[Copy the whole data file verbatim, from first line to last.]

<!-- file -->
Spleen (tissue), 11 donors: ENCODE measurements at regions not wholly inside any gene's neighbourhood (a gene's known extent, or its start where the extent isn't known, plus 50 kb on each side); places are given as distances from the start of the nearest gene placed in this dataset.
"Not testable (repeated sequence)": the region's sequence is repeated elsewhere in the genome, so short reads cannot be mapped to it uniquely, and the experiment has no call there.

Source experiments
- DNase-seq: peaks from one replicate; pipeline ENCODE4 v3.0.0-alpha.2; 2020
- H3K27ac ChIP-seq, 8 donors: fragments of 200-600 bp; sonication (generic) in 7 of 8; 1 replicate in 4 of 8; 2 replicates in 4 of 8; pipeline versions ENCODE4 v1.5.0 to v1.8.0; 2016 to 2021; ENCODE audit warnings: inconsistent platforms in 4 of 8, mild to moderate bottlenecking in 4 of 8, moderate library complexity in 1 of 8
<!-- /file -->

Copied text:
Spleen (tissue), 11 donors: ENCODE measurements at regions not wholly inside any gene's neighbourhood (a gene's known extent, or its start where the extent isn't known, plus 50 kb on each side); places are given as distances from the start of the nearest gene placed in this dataset.
"Not testable (repeated sequence)": the region's sequence is repeated elsewhere in the genome, so short reads cannot be mapped to it uniquely, and the experiment has no call there.

Source experiments
- DNase-seq: peaks from one replicate; pipeline ENCODE4 v3.0.0-alpha.2; 2020
- H3K27ac ChIP-seq, 8 donors: fragments of 200-600 bp; sonication (generic) in 7 of 8; 1 replicate in 4 of 8; 2 replicates in 4 of 8; pipeline versions ENCODE4 v1.5.0 to v1.8.0; 2016 to 2021; ENCODE audit warnings: inconsistent platforms in 4 of 8, mild to moderate bottlenecking in 4 of 8, moderate library complexity in 1 of 8